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SCOTT JAGOW: The people who control more than a third of the oil in this world are meeting right now in Nigeria. OPEC’s considering a second cut in production to follow the one about a month ago. But the countries that buy OPEC’s oil want the cartel to hold off on that. Winter’s coming and that’s when everybody uses more oil. Alisa Roth looks at the prospects for those heating bills.
ALISA ROTH: Back in July, crude oil was trading at record high prices: $78 a barrel.
So by that count, the prediction from Deutsche Bank’s Adam Sieminski seem like a downright bargain.
ADAM SIEMINSKI: Markets staying in the $60 to $65 range for crude oil and natural gas prices probably somewhere near $7.50, $8 over the course of the winter.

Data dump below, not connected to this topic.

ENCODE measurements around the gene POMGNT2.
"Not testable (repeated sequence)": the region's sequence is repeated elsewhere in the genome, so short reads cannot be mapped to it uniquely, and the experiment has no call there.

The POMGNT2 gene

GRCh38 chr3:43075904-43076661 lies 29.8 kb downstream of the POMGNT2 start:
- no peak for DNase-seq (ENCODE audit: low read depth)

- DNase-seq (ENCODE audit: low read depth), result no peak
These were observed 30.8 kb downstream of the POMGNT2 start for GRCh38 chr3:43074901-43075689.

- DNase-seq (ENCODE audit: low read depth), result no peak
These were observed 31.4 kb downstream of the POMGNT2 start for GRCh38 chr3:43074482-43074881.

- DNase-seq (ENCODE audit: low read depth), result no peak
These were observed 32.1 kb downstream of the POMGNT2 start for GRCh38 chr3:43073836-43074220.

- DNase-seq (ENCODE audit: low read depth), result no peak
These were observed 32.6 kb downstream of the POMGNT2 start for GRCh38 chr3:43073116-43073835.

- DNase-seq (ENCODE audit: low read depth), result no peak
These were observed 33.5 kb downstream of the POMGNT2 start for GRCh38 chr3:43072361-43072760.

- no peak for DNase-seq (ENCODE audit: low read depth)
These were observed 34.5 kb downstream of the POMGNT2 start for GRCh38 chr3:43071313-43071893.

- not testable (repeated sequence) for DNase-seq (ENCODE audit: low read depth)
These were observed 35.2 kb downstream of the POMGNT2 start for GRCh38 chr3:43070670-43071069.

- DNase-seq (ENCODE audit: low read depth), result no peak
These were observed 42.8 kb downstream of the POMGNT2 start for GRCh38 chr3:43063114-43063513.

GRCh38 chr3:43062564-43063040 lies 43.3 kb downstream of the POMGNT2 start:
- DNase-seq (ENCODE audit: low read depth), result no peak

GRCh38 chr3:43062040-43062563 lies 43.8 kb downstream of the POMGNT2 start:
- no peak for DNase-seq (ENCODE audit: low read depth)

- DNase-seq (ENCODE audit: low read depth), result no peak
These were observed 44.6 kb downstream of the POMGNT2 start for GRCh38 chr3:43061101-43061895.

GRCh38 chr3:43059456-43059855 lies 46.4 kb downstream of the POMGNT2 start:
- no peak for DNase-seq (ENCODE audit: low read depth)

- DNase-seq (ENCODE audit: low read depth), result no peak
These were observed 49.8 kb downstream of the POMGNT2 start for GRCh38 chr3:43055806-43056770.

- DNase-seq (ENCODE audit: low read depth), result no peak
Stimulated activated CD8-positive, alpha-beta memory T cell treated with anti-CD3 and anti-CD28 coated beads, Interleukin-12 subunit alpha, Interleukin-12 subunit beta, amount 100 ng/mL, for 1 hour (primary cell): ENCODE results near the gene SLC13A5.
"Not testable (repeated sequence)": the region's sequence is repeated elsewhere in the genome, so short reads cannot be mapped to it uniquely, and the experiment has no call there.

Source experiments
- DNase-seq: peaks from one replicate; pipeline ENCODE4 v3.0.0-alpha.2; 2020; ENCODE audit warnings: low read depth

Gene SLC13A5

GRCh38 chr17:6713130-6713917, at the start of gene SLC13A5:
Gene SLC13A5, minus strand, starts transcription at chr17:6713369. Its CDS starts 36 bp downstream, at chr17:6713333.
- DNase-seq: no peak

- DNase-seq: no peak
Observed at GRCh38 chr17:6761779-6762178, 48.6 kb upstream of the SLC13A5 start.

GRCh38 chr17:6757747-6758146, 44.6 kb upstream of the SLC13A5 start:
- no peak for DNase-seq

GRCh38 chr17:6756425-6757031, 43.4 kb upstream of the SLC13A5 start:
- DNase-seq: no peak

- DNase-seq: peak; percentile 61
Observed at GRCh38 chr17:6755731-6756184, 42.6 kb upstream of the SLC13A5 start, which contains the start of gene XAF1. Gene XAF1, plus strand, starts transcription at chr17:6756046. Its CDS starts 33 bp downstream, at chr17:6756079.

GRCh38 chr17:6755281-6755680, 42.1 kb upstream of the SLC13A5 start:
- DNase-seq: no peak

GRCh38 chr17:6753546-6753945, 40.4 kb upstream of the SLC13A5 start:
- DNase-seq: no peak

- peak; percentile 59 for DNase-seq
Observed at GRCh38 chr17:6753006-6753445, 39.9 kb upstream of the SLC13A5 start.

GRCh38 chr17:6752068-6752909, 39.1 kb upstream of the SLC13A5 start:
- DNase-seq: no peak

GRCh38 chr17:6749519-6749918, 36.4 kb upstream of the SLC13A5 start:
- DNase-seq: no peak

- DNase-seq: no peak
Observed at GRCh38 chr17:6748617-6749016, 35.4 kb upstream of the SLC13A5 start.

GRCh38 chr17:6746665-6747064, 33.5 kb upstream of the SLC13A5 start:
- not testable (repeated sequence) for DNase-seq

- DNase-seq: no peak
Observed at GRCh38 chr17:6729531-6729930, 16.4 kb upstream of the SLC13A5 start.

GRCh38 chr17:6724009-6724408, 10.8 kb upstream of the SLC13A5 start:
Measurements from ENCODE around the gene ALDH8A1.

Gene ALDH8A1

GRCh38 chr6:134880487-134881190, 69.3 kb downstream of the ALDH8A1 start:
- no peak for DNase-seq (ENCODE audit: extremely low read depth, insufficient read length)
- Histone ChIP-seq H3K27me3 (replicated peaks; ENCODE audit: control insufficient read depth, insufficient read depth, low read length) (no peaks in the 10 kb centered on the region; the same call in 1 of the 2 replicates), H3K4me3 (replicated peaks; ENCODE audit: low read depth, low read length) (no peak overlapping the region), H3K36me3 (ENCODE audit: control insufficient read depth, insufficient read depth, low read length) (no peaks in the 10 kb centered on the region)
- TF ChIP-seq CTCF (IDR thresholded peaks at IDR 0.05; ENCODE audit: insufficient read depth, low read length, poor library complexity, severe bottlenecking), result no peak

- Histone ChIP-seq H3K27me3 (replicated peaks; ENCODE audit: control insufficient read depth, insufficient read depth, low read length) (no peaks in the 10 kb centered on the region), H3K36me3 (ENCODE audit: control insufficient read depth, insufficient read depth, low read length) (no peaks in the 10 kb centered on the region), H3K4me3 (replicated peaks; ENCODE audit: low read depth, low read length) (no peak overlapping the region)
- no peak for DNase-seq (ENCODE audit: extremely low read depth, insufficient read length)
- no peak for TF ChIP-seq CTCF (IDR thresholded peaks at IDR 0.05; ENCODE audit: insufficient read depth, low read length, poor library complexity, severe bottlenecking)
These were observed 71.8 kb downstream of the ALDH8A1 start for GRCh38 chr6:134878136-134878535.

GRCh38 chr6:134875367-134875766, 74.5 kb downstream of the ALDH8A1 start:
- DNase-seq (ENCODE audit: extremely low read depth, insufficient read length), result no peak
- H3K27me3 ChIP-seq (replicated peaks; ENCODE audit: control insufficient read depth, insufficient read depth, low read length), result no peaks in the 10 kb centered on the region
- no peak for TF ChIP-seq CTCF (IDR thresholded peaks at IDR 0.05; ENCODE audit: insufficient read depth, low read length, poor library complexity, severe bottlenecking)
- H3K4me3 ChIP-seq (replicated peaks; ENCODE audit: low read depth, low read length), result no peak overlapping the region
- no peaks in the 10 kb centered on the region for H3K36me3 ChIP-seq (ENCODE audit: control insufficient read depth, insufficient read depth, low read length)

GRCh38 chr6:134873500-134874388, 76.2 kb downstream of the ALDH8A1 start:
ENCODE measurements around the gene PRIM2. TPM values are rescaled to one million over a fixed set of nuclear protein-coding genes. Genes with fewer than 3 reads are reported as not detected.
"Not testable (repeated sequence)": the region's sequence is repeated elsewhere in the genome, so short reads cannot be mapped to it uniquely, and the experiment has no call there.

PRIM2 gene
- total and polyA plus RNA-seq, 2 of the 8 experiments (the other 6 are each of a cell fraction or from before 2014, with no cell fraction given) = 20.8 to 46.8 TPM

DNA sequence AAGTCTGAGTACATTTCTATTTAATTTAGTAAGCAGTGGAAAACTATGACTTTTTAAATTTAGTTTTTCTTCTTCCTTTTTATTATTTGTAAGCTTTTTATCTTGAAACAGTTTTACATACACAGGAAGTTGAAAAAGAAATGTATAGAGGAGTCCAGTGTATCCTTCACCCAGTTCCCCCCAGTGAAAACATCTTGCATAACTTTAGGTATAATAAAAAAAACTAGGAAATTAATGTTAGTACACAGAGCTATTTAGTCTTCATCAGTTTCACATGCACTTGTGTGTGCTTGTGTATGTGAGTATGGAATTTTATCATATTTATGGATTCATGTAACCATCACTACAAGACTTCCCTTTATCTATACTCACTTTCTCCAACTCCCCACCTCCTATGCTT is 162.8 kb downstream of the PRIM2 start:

Prices are still high enough to leave homeowners hoping for a mild winter, but Sieminski says you can pretty much forget about prices ever falling to, say, the $20-something a barrel they were back in the 1990s.
SIEMINSKI: It would take a really, very serious global recession to reduce demand enough to force prices down to that level.
Siminski says OPEC’s last production cut is already helping balance out supply and demand. He says that’ll keep the market stable for now.
In New York, I’m Alisa Roth for Marketplace.
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